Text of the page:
When during the month do menstrual migraines usually happen?

Dr. Dawn Marcus

Headaches are associated with menses for about three of every five women with migraines. Menstrual migraine is generally considered to be triggered by a drop in estrogen levels that begins about 2 days before the beginning of the menstrual period. Headaches that are triggered by this change in estrogen are most likely to occur during the 5 days around the beginning of each menstrual period—starting 2 days before menstrual bleeding begins and through the first 3 days of menstrual flow. This time around the beginning of your menstrual period is called the perimenstrual time. (The prefix peri means around.) The perimenstrual time includes the few days before your period begins and the first few days of menstrual bleeding.

You might have headaches on each of these days or on only a few of them. Women whose migraines occur only during these 5 days for at least two of every three cycles are defined as having pure menstrual migraine. Only about 15 percent of women have migraines that occur exclusively during these 5 days.

Most women have headaches that occur with their menstrual cycles and on non-menstrual days. If your migraines typically worsen around your menstrual period, but also occur when you're not having your period, you can be diagnosed with menstrually related migraine. About half of women with migraine have this type of migraine activity. In general, migraine attacks without an aura tend to occur more frequently during the time around the menstrual period.

Factors contributing to menstrual migraines include:

  • Lack of exercise
  • Poor sleep with decreased melatonin
  • Irritability
  • Food cravings affecting diet
  • Low estrogen
  • Low magnesium
  • Increased prostaglandins 
  • Increased muscle tension
The Woman's Migraine Toolkit: Managing Your Headaches from Puberty to Menopause (A DiaMedica Guide to Optimum Wellness)

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The Woman's Migraine Toolkit: Managing Your Headaches from Puberty to Menopause (A DiaMedica Guide to Optimum Wellness)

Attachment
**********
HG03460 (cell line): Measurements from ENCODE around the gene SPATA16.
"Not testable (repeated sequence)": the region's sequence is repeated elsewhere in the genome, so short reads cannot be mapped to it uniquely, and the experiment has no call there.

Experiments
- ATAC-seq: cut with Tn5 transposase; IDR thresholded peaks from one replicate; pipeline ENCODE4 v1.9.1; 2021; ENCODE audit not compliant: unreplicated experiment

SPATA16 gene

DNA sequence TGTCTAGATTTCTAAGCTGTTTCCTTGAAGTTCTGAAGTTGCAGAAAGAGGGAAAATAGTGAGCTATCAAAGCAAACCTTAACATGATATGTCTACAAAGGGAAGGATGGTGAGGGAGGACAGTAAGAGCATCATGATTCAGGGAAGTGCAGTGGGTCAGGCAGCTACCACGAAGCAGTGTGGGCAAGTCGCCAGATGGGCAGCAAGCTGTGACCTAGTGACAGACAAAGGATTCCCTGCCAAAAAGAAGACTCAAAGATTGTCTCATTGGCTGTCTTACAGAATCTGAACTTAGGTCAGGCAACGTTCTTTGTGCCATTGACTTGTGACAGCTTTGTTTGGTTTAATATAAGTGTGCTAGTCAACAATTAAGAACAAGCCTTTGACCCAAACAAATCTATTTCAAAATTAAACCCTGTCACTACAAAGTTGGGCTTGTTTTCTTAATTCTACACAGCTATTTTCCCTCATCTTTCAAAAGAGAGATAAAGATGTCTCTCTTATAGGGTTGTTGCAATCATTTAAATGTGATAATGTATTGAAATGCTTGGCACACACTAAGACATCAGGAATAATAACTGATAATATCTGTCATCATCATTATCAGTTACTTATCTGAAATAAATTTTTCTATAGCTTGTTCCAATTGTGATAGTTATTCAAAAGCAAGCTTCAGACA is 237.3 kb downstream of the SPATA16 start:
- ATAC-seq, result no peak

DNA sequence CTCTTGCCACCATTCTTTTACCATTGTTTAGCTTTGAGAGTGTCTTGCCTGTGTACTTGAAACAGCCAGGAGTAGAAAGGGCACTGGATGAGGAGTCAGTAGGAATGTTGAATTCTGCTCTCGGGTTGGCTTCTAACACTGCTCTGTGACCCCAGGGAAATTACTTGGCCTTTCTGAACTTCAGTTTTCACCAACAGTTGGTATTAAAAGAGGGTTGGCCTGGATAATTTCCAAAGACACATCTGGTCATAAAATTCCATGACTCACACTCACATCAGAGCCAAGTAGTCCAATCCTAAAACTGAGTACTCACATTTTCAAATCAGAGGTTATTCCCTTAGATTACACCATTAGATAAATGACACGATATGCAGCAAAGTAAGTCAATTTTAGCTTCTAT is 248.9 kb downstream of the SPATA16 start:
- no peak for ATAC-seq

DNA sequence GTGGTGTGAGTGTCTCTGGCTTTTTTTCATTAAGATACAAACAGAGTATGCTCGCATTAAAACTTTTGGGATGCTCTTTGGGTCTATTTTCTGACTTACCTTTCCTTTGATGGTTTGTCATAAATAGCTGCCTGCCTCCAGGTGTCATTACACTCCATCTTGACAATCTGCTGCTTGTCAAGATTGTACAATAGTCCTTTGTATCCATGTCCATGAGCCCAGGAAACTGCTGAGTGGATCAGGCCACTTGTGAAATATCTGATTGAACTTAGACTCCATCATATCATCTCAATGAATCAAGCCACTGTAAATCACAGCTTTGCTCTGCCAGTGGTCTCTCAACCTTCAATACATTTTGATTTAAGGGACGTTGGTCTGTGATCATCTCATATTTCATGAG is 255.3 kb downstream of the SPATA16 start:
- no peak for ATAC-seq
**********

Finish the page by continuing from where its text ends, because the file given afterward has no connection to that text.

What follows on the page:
Migraines are a common, controllable type of headache that affects one in every six women, more than 20 million in the United States alone. The Woman’s Migraine Toolkit helps readers take charge of...

One of the things that is very important in understanding migraine is that 75% of migrainers are women. There is definitely a tie between hormonal changes and migraines. Generally speaking, migraines start at menarche and end at menopause. When women become pregnant, they usually have no migraines during second and third trimester. Hormonally related migraine headaches are related to the fall in estrogen at the time of menstrual flow. No one has a solid answer to this problem. Adjusting birth control pills or going on continuous birth control pills may be a possibility. All a matter of trial and error. Mentioned Frovatriptan before which has a 26 hour half life. You can use it in a prophylactic manner before the menstrual flow. Take 1 pill twice a day, two days prior to your flow provided that you are regular with your menses. 1 pill 2 days in to the flow. This can be modified to 1 pill a day for 4 days and should be based on results that you get.

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Important: This content reflects information from various individuals and organizations and may offer alternative or opposing points of view. It should not be used for medical advice, diagnosis or treatment. As always, you should consult with your healthcare provider about your specific health needs.